Zbur called Hoang "an invaluable partner" during his time with EQCA. He came on board as its executive director September 1, 2014.

"There is no person better equipped to honor the organization's legacy and continue building for the future than Tony, and I am so excited to see him step into this role," said Zbur. "Our community and the movement are in great hands."


A son of immigrants
Hoang's parents were refugees of the Vietnam War who left their native country for America with no support. As he recounts in a short video EQCA released in conjunction with his promotion announcement, Hoang notes his mother and father scraped together enough money to start several small businesses that allowed them to provide "a good life" to himself and his sister in the town where they grew up outside Houston.

He left for Southern California in 2007 to attend USC, where he graduated four years later with a B.A. in international relations, and minors in political science and biology. In announcing their decision to choose Hoang to replace Zbur, Equality California board President Joe Gregorich and Equality California Institute board President Jackie Thomas pointed to his family background.

"The son of Vietnam War refugees and the first person in his family to attend college, Tony is a proud first-generation immigrant who grew up understanding the marginalized intersections of sexual orientation, gender, race, immigration status and class," they stated. "Tony is the perfect leader to take the helm at this critical time for our community and the nation, and we look forward to working with him as he takes on this new endeavor."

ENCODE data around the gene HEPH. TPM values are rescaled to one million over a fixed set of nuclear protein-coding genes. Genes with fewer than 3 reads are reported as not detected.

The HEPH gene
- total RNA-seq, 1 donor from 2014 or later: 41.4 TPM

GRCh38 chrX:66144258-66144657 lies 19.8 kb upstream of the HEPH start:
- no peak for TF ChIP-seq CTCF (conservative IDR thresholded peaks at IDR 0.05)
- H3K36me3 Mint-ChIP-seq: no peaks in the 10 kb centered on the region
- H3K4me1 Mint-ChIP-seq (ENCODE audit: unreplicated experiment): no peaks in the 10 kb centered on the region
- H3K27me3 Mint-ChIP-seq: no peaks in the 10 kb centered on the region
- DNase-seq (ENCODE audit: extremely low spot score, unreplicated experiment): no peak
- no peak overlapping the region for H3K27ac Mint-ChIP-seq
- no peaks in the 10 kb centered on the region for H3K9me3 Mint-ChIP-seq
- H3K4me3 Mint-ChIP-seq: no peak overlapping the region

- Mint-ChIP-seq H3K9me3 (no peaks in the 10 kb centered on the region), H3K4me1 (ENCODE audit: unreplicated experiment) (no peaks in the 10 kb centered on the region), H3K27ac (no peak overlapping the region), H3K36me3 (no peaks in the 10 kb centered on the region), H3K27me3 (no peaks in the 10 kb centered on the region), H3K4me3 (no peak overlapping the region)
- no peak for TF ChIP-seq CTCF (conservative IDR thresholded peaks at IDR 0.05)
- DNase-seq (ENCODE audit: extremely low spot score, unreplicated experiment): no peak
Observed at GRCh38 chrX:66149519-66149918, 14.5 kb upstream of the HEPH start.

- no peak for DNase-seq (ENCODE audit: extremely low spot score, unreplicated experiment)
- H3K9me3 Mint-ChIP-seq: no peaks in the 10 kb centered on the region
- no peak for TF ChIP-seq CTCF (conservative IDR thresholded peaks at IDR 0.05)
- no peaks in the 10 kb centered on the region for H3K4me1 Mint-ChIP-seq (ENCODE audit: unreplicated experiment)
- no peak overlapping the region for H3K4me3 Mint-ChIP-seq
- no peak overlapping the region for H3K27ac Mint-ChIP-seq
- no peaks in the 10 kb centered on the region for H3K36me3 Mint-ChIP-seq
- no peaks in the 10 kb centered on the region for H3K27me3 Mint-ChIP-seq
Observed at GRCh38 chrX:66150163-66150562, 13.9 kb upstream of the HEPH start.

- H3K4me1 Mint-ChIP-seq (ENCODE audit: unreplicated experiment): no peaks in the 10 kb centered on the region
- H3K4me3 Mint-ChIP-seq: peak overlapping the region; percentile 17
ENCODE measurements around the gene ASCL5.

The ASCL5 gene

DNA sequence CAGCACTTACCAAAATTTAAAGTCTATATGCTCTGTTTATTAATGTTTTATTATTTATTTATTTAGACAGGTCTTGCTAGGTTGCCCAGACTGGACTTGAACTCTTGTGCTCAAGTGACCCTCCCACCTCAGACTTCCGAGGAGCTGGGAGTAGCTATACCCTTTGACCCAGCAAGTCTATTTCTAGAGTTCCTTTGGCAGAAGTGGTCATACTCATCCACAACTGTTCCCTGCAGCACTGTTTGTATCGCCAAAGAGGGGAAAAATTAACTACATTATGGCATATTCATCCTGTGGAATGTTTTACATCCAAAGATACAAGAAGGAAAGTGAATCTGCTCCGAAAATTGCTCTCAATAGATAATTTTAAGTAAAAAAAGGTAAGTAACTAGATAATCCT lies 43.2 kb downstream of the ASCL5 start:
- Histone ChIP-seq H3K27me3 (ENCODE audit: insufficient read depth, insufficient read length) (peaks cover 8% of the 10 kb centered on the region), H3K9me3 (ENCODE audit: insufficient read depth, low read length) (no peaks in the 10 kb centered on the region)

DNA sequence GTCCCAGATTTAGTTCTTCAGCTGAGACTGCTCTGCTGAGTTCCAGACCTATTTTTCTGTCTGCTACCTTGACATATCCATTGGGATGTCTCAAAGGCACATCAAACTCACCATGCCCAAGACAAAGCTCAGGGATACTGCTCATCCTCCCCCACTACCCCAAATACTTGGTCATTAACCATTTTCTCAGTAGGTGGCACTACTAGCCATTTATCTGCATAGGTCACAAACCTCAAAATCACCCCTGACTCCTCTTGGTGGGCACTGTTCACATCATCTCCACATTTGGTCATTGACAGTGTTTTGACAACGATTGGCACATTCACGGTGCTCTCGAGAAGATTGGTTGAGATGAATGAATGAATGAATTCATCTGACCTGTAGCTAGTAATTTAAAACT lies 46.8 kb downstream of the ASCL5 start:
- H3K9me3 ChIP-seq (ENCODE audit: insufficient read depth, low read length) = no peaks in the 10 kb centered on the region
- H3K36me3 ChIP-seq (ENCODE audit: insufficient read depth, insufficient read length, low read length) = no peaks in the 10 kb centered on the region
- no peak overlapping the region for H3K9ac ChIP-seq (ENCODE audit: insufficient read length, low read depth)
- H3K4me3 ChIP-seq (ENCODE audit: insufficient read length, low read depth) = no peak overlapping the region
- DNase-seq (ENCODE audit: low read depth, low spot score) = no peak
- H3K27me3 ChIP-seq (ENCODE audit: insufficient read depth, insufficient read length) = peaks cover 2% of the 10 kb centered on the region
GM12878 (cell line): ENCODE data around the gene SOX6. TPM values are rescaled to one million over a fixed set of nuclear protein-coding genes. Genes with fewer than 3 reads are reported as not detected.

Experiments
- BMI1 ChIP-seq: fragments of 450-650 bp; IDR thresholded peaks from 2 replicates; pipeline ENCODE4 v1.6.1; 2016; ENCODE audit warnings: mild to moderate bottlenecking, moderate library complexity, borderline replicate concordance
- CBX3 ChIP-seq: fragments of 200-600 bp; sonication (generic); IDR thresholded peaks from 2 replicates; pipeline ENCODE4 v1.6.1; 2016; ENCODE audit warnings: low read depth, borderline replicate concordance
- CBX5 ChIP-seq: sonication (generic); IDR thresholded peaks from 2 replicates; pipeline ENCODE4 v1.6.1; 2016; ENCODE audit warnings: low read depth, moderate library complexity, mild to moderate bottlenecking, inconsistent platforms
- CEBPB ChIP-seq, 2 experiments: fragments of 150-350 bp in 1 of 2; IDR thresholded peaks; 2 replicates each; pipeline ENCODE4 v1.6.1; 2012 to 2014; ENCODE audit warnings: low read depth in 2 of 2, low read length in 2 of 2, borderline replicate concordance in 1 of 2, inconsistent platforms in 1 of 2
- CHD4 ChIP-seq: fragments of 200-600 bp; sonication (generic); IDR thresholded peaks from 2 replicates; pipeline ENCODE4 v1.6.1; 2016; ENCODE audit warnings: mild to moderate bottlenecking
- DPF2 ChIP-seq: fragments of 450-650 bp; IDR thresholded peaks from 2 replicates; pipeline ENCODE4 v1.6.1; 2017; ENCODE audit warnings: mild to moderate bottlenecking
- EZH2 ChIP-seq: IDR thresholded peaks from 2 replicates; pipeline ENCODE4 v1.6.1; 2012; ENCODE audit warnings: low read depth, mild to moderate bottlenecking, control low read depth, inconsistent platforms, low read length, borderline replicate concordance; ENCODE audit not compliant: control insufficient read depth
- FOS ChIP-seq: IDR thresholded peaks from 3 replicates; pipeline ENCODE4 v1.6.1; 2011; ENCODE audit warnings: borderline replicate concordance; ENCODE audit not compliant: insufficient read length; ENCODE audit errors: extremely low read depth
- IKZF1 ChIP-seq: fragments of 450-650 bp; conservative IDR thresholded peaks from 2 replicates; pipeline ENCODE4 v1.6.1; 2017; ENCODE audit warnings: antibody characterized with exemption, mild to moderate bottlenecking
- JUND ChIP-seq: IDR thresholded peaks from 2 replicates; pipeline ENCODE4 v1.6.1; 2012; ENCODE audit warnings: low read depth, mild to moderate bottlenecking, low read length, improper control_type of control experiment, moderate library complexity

Governor Gavin Newsom, whose administration has worked closely with EQCA over the past two years, also referred to Hoang's familial experience in praising his being chosen to lead the organization.

"Tony's life reflects the California spirit: a son of refugees, the first in his family to graduate from college and a tireless advocate for equality and justice," stated Newsom. "I am confident that the LGBTQ community will be well-served by his leadership, and I look forward to working with him to advance our collective vision of a California for all."

Asked by the B.A.R. if he would look to increase the types of support and services EQCA offers to LGBTQ immigrants, refugees, and asylum seekers, Hoang said it is something he will be discussing with the board as he plans to transition into his new role. He noted EQCA has been addressing immigration issues since the Obama administration.

"We definitely will continue to make it a priority issue for us as an organization as we have in the past," said Hoang.

Hoang has lived in downtown Los Angeles for a decade and now shares a home with his fiancé Ian Grady, an attorney. The couple plans to wed in 2022 and intends to take part in the AIDS/LifeCycle fundraiser for the San Francisco AIDS Foundation and Los Angeles LGBT Center should it be held next year.

(Hoang, who has done the ride at least three times, is not taking part this year. It is again being held virtually in 2021 due to the health crisis.)

EQCA's board and Hoang are still negotiating what his salary will be as executive director. According to its most public tax forms, from 2018, Zbur's salary was $259,000 while Hoang was paid $153,287. They, along with EQCA's other staff, took 10% pay cuts in 2020 due to the COVID pandemic disrupting its fundraising efforts.